Hackers are constantly looking for vulnerabilities they can exploit to gain access to corporate networks, industrial control systems, financial data, and more. One of the best kept secrets in the hacker’s toolkit has become Google Dorking. It can be used to identify vulnerable systems and trace them to a specific place on the Internet. This begs the questions: how does Google Dorking work, what risks are associated with it, and how can organizations minimize their exposure.
At last week’s Gartner Security and Risk Management Summit in National Harbor, MD, analysts Sid Deshpande and Ruggero Contu revealed that the global IT security spend will reach $92 billion in 2016 and is expected to grow to $116 billion by 2019. Despite these huge investments in perimeter defense, the industry is still struggling to get a leg up on cyber-attackers. The steady stream of data breaches at Hyatt, DNC, Twitter, SWIFT, and others continues to raise doubts about the effectiveness of these investments.
Obviously, most cyber-attackers don’t have the monetary resources to match the investments of enterprises and governments – nonetheless, they’re making very efficient use of the tools they have at hand. While commercial and public organizations often use the most advanced technologies available, hackers wreak havoc with an often minimalistic, but intelligence-driven approach.
In a cyber-attack that made headlines earlier this year, a suspected Iranian hacker used a simple technique called Google Dorking to access the computer system that controlled a water dam in New York. The technique is readily available and routinely used by hackers to identify vulnerabilities and sensitive information accessible on the Internet. Google Dorking, isn’t as simple as performing a traditional online search. It uses advanced operators in the Google search engine to locate specific information (e.g., version, file name) within search results. The basic syntax for using an advanced operator in Google is as follows:
Since its inception, the capabilities available in Google Dorking have been added to other search engines, such as Bing and Shodan. Meanwhile, anyone with a computer and Internet access can easily learn about advanced operators on Wikipedia or via other public sources. Even Federal authorities are paying attention to threats posed by Google Dorking. The Department of Homeland Security and the Federal Bureau of Investigation in 2014 issued a special security bulletin warning the commercial sector about the risks of Google Dorking.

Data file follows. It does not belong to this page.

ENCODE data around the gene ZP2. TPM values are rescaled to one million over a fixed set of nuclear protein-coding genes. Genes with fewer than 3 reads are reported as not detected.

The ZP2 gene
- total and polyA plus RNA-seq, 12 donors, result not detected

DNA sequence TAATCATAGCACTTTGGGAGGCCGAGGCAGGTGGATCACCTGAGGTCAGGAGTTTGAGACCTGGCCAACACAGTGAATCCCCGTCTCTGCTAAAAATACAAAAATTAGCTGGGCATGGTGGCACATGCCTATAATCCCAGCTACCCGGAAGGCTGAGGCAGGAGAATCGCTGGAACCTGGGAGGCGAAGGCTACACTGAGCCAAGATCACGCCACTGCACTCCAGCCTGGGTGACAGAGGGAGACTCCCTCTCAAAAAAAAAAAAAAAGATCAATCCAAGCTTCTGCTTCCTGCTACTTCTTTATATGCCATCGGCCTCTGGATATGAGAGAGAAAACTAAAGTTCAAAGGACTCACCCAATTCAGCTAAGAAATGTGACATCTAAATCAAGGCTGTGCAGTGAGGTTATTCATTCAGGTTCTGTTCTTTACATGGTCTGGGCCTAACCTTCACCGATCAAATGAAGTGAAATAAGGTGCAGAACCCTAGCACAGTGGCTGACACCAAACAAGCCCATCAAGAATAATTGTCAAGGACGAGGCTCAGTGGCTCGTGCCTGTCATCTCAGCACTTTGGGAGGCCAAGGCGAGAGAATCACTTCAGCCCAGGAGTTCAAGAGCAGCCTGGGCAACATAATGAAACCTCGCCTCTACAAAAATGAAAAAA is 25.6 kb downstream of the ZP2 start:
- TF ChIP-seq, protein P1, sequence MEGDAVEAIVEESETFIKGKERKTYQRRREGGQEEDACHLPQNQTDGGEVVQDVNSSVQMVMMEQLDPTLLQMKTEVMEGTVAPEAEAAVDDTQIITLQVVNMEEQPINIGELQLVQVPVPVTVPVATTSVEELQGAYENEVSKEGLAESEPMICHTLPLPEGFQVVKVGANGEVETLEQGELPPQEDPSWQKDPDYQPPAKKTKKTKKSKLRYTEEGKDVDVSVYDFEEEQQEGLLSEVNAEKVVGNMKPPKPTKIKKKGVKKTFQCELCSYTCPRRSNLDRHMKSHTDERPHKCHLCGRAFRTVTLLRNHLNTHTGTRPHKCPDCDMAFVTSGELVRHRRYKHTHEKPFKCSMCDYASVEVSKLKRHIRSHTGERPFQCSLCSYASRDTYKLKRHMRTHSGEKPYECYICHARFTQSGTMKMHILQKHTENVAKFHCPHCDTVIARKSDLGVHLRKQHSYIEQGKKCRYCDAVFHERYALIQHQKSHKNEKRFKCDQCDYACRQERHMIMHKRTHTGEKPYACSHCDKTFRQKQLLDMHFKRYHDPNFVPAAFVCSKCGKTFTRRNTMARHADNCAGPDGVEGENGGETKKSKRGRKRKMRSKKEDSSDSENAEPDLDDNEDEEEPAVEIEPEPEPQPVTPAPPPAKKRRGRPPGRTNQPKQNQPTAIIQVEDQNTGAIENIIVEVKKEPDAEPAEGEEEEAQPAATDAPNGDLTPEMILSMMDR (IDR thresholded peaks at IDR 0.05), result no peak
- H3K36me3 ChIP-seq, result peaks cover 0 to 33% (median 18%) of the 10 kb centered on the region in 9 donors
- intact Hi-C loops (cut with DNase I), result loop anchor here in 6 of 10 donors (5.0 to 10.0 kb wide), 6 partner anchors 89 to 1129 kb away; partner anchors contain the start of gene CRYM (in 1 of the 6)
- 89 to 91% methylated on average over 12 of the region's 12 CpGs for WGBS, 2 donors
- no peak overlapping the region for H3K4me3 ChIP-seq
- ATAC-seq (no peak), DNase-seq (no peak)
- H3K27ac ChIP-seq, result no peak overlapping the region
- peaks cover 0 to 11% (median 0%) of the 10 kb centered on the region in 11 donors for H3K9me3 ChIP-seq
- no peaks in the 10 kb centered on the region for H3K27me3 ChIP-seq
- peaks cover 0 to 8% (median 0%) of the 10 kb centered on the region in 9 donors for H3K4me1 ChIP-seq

So what can organizations do to minimize the risk of being hacked via Google Dorking? Here are three best practices:
1. Avoid Putting Sensitive Information on the Internet - The underlying threat associated with Google Dorking is that search engines are constantly scanning the Internet, monitoring, and indexing every device, port, and unique IP address connected to the Web. While most of this indexed data is meant for public consumption, some is not and is unintentionally made “reachable” by search engine bots. As a result, a misconfigured Intranet, or other confidential information resource, can easily lead to unintended information leakage.
2. Exclude Sensitive Websites / Pages from Search Index - Make sure that websites / pages that contain sensitive information cannot be indexed by search engines. For example, GoogleUSPER provides tools to remove entire sites, individual URLs, cached copies, and directories from Google’s index. Another option is to use the robots.txt file to prevent search engines from indexing individual sites, and place it in the top-level directory of the web server.
3. Use Google Dorking for Web Vulnerability Testing - Implement routine Web vulnerability testing as part of your standard security practices and turn Google Dorking into your own pro-active security tool using online repositories like the Google Hacking Database (GHDB), which documents the expanding number of search terms for files containing usernames, vulnerable servers, and even files containing passwords.
Google Dorking illustrates that it’s time to rethink day-to-day vulnerability assessment and risk management practices. Ultimately, what determines our ability to minimize cyber risk is not the tools we’re using, but rather how we use them. In other words, we need to find ways to automate time-consuming security operations tasks and use an intelligence-driven approach that allows to more easily assess whether vulnerabilities are actually exploitable and what risks they represent.